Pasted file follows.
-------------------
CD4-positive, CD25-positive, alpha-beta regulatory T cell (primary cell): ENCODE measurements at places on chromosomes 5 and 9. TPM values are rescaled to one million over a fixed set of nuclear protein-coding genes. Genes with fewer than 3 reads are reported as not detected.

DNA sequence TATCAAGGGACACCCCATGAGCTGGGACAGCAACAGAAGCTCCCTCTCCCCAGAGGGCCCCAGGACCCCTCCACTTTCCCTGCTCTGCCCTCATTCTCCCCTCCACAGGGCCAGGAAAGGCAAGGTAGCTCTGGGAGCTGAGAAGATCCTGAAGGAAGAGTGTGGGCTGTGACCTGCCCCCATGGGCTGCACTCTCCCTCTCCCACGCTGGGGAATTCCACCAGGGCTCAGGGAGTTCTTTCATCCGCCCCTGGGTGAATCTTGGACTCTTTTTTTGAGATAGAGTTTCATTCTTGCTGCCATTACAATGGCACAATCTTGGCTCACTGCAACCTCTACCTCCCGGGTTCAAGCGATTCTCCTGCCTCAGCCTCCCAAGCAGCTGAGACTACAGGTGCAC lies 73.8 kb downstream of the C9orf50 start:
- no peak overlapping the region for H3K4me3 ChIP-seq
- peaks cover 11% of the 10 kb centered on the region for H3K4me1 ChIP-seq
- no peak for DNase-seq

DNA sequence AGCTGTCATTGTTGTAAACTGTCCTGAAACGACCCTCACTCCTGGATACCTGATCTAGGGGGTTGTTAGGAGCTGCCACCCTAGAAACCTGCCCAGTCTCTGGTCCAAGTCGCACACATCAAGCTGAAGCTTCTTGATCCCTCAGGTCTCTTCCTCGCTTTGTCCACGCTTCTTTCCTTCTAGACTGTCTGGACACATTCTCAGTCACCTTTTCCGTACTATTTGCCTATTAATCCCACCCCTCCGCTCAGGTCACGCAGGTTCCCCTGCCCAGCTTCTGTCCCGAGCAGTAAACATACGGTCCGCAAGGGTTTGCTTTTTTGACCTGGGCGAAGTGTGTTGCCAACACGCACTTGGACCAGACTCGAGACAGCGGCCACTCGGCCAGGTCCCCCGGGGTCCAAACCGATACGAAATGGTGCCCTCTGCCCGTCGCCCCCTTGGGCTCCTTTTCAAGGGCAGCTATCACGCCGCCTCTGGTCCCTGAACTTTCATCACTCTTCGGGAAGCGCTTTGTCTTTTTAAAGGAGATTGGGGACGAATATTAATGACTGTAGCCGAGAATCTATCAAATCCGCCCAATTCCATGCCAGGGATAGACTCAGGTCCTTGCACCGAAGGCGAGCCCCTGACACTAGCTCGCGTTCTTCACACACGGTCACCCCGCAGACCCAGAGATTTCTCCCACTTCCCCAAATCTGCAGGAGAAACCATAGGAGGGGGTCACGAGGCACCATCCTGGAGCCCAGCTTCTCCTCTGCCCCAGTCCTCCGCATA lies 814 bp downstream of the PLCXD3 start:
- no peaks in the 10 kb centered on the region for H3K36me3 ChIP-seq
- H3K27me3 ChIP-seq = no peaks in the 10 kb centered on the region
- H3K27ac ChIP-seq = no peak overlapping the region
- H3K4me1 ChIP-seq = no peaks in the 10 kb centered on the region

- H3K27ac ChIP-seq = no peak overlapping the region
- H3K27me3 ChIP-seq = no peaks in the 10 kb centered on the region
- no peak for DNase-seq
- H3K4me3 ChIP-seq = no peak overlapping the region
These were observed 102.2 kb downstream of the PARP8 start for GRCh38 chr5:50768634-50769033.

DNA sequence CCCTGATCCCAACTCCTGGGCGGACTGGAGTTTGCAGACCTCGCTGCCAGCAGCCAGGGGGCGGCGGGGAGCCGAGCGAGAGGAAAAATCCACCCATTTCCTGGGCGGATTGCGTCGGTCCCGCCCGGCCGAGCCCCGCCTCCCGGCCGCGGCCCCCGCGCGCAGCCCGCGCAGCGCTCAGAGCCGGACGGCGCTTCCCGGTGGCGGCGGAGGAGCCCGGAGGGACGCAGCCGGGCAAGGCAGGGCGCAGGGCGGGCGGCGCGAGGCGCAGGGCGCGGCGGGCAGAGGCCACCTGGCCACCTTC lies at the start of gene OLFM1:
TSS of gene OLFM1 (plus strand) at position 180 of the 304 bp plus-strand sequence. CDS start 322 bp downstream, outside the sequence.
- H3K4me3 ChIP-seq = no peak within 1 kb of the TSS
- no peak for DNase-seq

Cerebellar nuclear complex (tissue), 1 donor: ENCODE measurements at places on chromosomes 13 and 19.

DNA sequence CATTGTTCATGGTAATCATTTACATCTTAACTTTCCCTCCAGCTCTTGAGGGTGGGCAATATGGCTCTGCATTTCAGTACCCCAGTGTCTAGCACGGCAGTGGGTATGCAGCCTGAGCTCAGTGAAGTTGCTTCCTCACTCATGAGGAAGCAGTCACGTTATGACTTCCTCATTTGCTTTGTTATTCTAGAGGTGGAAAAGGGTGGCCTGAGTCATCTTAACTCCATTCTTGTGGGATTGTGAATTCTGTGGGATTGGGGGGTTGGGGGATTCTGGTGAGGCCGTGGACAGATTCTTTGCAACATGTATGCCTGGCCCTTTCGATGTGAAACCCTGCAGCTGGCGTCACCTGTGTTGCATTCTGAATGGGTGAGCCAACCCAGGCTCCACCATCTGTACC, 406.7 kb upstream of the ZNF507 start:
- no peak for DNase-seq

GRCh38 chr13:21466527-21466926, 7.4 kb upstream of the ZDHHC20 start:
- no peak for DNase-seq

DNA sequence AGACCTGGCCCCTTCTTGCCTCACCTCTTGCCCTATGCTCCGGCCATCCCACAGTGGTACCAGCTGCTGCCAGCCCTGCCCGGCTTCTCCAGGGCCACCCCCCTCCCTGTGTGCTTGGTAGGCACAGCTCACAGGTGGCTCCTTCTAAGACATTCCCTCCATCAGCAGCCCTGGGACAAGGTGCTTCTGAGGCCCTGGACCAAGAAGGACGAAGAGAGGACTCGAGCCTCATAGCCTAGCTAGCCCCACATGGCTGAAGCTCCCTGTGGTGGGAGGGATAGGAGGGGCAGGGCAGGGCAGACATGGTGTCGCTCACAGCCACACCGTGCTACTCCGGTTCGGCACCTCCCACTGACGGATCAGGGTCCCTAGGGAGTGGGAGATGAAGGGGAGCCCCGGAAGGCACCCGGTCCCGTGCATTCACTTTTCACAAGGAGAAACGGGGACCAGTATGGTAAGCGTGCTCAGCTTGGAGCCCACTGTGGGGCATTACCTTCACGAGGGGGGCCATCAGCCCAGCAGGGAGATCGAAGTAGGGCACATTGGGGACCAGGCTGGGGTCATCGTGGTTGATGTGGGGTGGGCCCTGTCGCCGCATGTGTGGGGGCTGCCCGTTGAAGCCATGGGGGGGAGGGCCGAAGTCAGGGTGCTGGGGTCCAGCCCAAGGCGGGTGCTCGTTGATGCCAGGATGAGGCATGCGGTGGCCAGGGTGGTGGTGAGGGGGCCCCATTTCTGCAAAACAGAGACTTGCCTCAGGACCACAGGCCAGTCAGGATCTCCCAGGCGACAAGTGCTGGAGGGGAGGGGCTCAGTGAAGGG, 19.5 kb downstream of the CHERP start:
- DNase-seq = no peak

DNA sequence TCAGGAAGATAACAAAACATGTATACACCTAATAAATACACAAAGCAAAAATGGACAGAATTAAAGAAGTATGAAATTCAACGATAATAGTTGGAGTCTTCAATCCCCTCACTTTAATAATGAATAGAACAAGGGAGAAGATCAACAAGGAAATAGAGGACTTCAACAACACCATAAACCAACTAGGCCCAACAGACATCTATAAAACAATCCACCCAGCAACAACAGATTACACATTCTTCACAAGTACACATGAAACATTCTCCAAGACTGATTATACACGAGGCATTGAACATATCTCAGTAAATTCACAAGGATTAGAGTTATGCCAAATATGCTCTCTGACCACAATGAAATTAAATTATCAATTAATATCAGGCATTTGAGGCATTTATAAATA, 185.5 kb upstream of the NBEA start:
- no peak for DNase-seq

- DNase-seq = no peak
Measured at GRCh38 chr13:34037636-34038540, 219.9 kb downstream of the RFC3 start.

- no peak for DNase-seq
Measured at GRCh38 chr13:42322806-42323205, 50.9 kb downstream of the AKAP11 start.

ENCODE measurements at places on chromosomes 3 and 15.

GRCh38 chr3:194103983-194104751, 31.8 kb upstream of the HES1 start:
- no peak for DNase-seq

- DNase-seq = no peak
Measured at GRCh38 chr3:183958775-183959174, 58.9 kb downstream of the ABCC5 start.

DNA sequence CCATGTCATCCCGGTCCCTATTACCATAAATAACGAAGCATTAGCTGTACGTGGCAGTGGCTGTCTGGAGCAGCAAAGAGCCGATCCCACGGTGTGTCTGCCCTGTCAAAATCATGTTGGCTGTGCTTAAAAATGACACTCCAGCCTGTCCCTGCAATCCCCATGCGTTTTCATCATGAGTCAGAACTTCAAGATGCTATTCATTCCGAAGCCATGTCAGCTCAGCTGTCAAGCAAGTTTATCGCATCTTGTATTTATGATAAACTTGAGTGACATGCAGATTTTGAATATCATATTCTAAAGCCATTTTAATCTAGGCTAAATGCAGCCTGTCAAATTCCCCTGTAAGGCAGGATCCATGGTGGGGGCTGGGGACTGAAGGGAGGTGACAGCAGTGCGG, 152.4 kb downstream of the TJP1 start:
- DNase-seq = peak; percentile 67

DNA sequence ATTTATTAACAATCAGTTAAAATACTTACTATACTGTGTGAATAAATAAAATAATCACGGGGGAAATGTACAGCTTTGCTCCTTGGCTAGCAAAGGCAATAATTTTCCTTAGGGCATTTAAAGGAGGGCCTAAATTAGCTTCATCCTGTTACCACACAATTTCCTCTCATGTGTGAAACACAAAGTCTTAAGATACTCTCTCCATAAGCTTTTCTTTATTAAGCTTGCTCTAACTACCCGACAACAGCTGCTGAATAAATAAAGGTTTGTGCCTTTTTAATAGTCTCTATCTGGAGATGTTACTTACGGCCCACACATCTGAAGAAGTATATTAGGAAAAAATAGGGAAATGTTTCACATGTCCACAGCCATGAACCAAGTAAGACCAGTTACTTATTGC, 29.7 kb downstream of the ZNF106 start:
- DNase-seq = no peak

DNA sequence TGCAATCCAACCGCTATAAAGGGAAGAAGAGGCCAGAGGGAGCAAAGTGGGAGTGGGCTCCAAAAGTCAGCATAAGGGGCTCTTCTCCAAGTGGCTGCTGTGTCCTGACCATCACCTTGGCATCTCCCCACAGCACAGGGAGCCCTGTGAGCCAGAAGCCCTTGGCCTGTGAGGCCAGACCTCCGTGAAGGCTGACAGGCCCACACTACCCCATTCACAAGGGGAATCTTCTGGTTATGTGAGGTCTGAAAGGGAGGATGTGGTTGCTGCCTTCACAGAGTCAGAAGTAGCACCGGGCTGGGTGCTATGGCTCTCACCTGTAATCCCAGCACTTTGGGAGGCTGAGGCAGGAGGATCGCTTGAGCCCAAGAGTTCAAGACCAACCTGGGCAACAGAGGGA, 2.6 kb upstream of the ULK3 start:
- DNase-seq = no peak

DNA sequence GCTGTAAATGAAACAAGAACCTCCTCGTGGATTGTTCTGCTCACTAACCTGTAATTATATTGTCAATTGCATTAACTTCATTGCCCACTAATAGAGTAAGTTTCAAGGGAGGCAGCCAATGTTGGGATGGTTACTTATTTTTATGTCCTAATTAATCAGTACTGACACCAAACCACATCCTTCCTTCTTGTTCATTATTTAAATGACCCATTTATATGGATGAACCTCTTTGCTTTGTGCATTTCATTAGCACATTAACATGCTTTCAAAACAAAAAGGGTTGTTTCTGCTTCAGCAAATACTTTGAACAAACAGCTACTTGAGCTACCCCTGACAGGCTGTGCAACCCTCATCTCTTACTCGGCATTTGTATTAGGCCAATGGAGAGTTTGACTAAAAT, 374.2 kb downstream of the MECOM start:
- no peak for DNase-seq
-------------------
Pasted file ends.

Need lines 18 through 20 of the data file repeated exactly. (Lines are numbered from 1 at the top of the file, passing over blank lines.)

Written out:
- H3K4me3 ChIP-seq = no peak within 1 kb of the TSS
- no peak for DNase-seq

Cerebellar nuclear complex (tissue), 1 donor: ENCODE measurements at places on chromosomes 13 and 19.